The Ugly Underbelly of Fandom

Jul. 24th, 2017 11:13 pm
keiramarcos: (Default)
[personal profile] keiramarcos
There is a certain kind of writer who attaches no value to their own work on an emotional level. They write for attention. It’s the same kind of “writer” who dreams of writing a book so they’d be rich and famous. This is also the kind of “writer” who wants to write a book about their life because apparently, we ALL want to read about it and just don’t know it. This attention-seeking writer actually taints the fandom, and readers, with their pathological need for attention. They encourage readers to offer them suggestions for future plot developments, character arcs, and even pairings. Then when they write themselves into a hole because of they actually listened to all the crap they get back—they blame their “muse” for not being inspired to complete the story.

Of course, the worse part of an attention-seeking writer are the readers they leave in their wake who feel entitled to intrude on the process of other writers because they felt validated by a previous experience. They are utterly comfortable providing a list of wishes and wants to other writers in their feedback. If they want a certain pairing in a story—they demand it and will abuse a writer if they don’t get it.

I’ve said before that reader entitlement is the ugliest part of fandom. I’ve been threatened with rape and murder for not updating when a reader felt I should. There have been times when readers have essentially had screaming fits on my contact form or in an email because I didn’t write the pairing they wanted or I chose a Stargate project over a Harry Potter one for Rough Trade.

Some readers take my decisions regarding my own writing as a personal insult and have no problems letting me know that I’m ruining their life by not writing what they want me to write.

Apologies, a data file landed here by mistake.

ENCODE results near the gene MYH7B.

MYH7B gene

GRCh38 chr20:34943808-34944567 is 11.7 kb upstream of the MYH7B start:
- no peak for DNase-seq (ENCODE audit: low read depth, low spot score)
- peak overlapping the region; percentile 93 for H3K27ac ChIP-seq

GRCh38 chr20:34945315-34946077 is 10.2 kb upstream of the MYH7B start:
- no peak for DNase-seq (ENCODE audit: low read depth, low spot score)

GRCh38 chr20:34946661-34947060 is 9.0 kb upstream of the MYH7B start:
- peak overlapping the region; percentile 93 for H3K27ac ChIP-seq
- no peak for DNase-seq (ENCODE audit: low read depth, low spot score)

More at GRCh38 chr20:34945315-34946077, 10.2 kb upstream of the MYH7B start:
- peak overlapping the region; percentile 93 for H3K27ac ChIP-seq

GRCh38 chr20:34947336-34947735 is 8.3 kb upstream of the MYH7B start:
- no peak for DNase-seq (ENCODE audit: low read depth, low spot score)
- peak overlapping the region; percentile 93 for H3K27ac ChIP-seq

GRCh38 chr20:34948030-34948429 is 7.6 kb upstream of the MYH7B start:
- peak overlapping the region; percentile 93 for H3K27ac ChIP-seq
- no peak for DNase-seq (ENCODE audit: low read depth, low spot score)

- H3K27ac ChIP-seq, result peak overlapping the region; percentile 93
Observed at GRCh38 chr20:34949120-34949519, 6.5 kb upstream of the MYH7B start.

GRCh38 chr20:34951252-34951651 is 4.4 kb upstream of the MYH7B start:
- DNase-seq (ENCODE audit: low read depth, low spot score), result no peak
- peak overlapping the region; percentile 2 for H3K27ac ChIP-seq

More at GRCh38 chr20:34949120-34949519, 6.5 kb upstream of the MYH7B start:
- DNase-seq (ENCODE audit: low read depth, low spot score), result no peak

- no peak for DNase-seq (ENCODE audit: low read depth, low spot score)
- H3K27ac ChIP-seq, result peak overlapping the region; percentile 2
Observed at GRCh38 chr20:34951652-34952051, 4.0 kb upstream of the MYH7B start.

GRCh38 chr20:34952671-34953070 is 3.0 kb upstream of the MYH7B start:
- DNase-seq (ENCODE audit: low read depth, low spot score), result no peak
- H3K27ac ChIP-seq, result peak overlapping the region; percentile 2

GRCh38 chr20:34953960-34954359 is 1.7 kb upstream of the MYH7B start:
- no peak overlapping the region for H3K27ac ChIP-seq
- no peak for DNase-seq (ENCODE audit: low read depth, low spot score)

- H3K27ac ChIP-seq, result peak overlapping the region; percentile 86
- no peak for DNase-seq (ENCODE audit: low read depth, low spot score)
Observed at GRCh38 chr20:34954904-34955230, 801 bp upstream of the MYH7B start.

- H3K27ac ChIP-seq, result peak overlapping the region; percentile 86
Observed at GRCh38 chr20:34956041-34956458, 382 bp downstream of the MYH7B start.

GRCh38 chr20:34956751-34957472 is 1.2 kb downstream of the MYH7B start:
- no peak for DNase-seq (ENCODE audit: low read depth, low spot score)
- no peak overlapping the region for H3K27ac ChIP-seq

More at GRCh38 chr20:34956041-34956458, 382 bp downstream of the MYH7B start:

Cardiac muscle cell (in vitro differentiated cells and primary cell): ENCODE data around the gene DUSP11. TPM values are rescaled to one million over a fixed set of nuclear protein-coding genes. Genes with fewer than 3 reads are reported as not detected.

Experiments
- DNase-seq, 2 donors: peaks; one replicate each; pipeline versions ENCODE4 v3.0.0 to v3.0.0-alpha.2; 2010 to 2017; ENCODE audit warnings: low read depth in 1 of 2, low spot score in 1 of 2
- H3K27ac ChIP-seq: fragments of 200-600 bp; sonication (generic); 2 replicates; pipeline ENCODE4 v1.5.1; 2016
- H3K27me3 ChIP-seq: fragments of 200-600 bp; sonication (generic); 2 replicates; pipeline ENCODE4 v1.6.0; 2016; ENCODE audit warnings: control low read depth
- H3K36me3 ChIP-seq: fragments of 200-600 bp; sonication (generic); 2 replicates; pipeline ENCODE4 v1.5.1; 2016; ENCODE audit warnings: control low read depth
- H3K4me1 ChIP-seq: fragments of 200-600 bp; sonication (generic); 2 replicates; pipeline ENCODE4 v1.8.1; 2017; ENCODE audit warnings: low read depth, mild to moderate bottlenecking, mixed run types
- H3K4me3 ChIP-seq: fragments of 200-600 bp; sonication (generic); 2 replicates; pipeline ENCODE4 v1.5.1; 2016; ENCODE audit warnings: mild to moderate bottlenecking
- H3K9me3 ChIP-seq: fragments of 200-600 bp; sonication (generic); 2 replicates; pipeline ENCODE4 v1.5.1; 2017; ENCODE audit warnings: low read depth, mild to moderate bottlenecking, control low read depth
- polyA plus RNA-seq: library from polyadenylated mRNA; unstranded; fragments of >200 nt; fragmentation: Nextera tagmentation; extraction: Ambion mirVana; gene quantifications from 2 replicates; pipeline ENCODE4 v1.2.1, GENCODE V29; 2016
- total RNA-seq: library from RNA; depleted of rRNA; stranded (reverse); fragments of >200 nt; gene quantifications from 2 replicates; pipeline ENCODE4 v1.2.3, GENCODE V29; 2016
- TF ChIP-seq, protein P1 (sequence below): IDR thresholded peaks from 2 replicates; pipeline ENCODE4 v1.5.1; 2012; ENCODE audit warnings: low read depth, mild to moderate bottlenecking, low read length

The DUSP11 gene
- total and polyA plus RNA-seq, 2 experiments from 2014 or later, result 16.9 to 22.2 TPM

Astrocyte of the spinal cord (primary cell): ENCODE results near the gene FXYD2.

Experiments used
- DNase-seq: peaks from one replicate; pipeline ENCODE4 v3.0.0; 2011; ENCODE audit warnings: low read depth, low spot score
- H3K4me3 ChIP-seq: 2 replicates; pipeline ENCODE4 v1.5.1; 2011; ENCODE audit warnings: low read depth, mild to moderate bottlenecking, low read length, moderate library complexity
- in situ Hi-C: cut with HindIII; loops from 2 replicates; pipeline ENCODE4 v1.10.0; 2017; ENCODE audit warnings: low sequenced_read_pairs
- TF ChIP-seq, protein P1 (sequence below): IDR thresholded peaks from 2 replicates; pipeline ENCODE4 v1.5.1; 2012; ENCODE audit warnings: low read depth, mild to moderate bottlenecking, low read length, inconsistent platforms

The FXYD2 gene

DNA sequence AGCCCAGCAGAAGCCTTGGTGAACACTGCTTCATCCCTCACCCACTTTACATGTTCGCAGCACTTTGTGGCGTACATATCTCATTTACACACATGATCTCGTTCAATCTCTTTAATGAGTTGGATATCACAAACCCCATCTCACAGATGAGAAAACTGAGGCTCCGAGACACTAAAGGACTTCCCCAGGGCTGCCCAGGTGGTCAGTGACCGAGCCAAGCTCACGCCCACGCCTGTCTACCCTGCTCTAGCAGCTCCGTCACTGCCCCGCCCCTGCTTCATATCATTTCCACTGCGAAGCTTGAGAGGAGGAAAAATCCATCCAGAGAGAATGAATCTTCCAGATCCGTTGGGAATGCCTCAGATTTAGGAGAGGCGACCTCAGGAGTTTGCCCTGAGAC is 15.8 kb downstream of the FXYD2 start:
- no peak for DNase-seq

Recently, I had a reader send me a single sentence email, and it was:

“I was recently diagnosed with breast cancer, I hope you finish Phoenix before I die.”

At first, I was outraged, but I wasn’t particularly surprised since I’ve seen this kind of emotional blackmail in fandom before. I deleted the email without a response, and I put the sender on a filter in my email that automatically trashes any email she sends me in the future. Because I want no part of her bullshit but I do wonder how many other writers she’s approached with this disgusting tactic.

Those who only read in fandom don’t genuinely understand the creative process. They don’t understand the intimacy of writing or the emotional risk of posting it in public. They never will understand, really, and investing yourself in trying to make them is just intellectual masochism.

Brother to Dragons, Companion to Owls

Jul. 24th, 2017 08:32 pm
lunabee34: (reading by sallymn)
[personal profile] lunabee34
Brother to Dragons, Companion to OwlsBrother to Dragons, Companion to Owls by Jane Lindskold

My rating: 3 of 5 stars


This is a weird book. I liked it, some parts of it quite a bit, but it's a weird book. I think I started out with the wrong expectations; I'd just read a YA book, and the cover of this one looks like a YA novel. It's also told from the perspective of someone who believes her plastic dragons can talk to her, so initially I thought I was going to be reading a YA fantasy novel.

Pretty quickly, though, the book veers into adult territory; the protagonist Sarah is actually in her thirties, and there's a fair amount of sexual content, including mentions of child prostitution, although none of it is graphic or detailed, just alluded to.

This is set in some sort of possibly dystopic future, but we don't get a lot of details about the world because everything comes from Sarah's very limited POV. That's actually one of my favorite parts about the book--the way the author lets little details about the world slip through (everybody uses some kind of credit system, hovercars are a thing, etc) without really explaining anything.